Banks set sights on 'changing savings culture'

saving rainy day©

WHAT would it take to get UK households saving more of their incomes?

That's the question posed by the British Banking Association (BBA) as part of a new consultation on the state of our savings.

"Many people in this country are simply not saving enough," BBA Chief Executive Anthony Browne said as he announced the call for evidence.

"We have gone from a nation of savers to a nation of debtors... That's why we've launched this listening exercise to hear what others - they don't have to be experts - think about what the Government and our industry can do to solve this pressing national problem," Browne added.

savings statistics

30% of UK households have no savings at all, research released last month by the savings and investments policy project found.

Another 20% have access to less than £1,500 that they could use to cope with an unexpected event.

It's the economy, stupid

Many consumers have a clear answer to the BBA's question: the bad economy.

Rock bottom base rates over the past few years and other pressures on banks like the Funding for Lending scheme (FLS) have kept interest rates on savings accounts low while the cost of living has risen.

Spending has simply made better sense than saving.

These market conditions seem unlikely to change in the near future. Despite falling unemployment levels the Bank of England indicated in February that base rates will only increase moderately, if at all, over the next few years.

"The crisis was caused by excessive debt, yet the Bank wants the already historically low level of savings to be cut still further," Simon Rose of campaign group Save Our Savers said at the time.

"Household saving used to average 8 to 11% but it is currently only 5%, and the Bank hopes it will fall to 3%," Rose added.

Even after this year's 'Budget for savers', which doubled the cash ISA allowance, raised the limit for junior ISAs and introduced a new Pensioner Bond savings scheme, Rose is not alone in arguing that Government policy is privileging borrowing over saving and has done for many years.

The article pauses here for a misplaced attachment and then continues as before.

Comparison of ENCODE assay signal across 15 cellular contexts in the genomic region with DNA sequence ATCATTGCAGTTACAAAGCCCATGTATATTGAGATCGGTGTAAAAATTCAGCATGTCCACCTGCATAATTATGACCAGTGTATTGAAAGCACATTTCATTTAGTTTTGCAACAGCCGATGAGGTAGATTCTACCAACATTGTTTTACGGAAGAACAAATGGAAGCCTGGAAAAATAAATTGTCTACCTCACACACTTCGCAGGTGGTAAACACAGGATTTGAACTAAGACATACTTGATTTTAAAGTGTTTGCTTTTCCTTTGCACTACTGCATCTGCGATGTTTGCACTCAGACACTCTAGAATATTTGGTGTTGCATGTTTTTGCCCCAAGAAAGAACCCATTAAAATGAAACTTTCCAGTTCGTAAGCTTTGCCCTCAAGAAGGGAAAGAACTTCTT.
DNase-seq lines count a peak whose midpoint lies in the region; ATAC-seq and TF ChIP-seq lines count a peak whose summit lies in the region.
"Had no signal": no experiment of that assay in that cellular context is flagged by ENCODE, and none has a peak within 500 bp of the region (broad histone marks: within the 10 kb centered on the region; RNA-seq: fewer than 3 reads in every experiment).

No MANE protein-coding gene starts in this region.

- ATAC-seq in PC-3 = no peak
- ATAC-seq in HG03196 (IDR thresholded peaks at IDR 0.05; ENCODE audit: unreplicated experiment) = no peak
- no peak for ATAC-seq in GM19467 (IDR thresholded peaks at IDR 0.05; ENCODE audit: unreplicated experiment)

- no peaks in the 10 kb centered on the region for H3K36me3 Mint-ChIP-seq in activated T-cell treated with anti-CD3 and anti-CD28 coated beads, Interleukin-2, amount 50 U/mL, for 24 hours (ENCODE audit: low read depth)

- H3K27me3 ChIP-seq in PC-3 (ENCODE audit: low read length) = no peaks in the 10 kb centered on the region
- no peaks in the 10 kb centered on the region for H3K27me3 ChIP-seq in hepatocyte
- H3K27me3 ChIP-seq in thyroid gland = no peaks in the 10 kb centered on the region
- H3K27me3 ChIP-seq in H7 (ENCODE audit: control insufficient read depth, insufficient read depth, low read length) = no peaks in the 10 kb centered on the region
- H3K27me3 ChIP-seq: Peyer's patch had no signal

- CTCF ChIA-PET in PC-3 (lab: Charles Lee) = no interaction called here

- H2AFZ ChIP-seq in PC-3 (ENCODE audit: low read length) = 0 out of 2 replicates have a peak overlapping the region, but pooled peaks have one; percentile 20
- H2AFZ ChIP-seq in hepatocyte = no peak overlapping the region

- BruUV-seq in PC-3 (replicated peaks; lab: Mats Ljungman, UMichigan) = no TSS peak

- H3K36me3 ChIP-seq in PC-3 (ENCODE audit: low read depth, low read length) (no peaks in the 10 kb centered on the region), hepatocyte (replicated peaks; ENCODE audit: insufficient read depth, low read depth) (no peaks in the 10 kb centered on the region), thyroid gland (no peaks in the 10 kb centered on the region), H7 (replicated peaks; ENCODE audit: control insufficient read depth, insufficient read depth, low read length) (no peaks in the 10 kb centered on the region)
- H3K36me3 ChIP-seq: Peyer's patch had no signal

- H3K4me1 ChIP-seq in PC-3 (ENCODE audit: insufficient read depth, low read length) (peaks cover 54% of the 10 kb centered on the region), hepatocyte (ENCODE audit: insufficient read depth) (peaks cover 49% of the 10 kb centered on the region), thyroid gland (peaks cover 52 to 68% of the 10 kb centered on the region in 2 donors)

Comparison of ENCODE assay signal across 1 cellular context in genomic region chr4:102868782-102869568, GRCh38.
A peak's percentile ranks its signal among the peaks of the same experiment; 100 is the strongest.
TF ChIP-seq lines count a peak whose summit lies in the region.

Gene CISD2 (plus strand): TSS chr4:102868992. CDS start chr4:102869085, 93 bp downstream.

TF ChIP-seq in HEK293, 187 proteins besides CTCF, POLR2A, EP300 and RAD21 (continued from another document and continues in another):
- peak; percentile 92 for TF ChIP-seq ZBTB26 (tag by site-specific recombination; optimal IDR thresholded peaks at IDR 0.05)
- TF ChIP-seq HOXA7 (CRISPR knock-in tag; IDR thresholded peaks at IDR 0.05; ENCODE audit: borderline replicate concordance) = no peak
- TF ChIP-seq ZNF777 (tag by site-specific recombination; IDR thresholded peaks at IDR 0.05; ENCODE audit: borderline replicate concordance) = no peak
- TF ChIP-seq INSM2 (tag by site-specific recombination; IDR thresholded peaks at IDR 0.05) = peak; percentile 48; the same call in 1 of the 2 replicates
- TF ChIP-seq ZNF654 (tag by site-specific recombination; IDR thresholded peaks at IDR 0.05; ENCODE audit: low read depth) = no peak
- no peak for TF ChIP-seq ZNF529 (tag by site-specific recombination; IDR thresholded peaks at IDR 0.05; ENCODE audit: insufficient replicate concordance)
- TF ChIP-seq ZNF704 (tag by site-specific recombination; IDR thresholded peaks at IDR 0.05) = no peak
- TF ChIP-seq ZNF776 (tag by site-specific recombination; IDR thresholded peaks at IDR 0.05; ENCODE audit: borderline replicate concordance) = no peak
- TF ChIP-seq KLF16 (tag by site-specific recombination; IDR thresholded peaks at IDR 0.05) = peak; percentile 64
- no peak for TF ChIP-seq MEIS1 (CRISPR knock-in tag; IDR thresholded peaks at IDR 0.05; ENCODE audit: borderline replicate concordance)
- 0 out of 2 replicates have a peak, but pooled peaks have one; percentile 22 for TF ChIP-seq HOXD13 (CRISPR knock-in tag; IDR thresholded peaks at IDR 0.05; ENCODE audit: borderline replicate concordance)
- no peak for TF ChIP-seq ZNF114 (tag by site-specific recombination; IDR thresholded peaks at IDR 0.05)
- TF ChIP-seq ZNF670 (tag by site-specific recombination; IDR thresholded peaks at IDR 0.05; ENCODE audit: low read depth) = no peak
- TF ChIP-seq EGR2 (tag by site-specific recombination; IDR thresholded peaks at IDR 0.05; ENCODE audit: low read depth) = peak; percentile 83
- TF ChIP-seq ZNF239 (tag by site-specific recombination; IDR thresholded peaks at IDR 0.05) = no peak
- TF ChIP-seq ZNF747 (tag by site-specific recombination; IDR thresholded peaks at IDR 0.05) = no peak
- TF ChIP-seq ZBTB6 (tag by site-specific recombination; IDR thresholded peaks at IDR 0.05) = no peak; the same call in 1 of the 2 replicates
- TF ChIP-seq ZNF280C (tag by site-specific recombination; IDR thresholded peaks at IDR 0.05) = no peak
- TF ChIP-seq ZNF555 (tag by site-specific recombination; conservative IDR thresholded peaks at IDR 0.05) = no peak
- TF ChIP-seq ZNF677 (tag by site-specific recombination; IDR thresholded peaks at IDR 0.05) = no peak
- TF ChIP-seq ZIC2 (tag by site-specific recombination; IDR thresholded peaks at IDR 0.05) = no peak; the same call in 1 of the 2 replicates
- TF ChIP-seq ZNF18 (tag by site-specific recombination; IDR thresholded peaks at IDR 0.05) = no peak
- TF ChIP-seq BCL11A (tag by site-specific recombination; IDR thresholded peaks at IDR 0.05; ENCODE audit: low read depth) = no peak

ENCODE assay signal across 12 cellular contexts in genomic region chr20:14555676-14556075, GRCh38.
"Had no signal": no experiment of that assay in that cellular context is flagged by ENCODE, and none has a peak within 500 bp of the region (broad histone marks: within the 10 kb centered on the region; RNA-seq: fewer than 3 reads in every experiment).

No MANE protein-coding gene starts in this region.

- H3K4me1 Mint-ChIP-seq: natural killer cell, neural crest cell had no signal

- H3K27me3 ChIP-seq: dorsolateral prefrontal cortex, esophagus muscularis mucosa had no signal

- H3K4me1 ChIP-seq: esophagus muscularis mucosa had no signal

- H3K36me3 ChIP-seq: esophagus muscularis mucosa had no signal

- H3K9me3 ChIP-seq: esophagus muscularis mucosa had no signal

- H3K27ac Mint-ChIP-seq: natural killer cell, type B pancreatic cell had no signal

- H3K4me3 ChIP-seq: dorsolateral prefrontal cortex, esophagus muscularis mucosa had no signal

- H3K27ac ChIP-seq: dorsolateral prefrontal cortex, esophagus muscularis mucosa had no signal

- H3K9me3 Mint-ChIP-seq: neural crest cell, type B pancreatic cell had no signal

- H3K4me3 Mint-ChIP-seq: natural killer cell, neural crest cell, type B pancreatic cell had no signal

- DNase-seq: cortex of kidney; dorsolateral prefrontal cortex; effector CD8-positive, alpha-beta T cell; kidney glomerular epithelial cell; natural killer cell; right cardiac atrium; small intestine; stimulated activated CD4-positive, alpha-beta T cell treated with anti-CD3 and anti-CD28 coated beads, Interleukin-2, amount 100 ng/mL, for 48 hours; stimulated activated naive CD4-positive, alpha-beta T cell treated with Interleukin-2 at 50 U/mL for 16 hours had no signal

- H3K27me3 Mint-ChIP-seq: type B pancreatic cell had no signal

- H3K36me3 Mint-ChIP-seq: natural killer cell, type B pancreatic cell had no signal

"Actually the savings culture has [degraded, leading to savings levels] falling since the late 1970s," Mr Browne said.

Culture change

More on saving
How much are we saving? Here
Earning more. Our guide.
Premium Bonds. More here.
Respond to BBA here.

So the BBA are looking at for ways to turn the tide on four decades of declining household saving: a true shift in savings culture.

One of the consultation's key questions is, what more could banks do to encourage their customers to save?

Assuming that financial providers will remain unwilling to increase interest rates, a key suggestion might be making savings accounts easier to understand.

They could do this by, for example, making it easier to link good savings accounts to current accounts, some of which already pay as much as savings accounts.

They could also change account structures to make them more helpful to consumers trying to reach particular savings goals.

End zombie accounts

Consumer groups responding to the BBA are also likely to highlight the danger of 'zombie accounts', savings products paying a very low rate of interest because the interest rate that make the account holder switch has expired or been withdrawn.

Further action is needed from the industry and regulator to help people make the most of their savings.
Richard Lloyds, Which? Executive Director

This can happen even to fairly new savings accounts.

This week National Counties Building Society announced that their cash ISA, a 'best buy' at the height of the ISA an admittedly poor ISA season, will pay just 0.45% from August of this year, down from up to 2%.

Earlier this month, Which? estimated that 80% of all savings accounts pay a low rate of interest.

"Further action is needed from the industry and regulator to help people make the most of their savings," said Richard Lloyd, Which? executive director.

75% of savers polled by the consumer group said that banks don't do enough to help savers get a good deal.

Please read our full disclaimer for important information that relates to the service we provide and your use of this site.

We aim to provide free reviews and comparisons of consumer products and to keep our editorial content as objective as possible. To keep the site free, we are paid by some providers when new customers take products after they've clicked on our links. We don't allow our editorial content to be affected by those links, however we may not include all of the products available in the market. Finally, we do not submit or process any applications for any products or services and we cannot guarantee that any product or service listed on this website will be available to you. Credit providers make the final decision on whether an application for credit will be accepted.

If you would like to get in touch with us you can contact us here.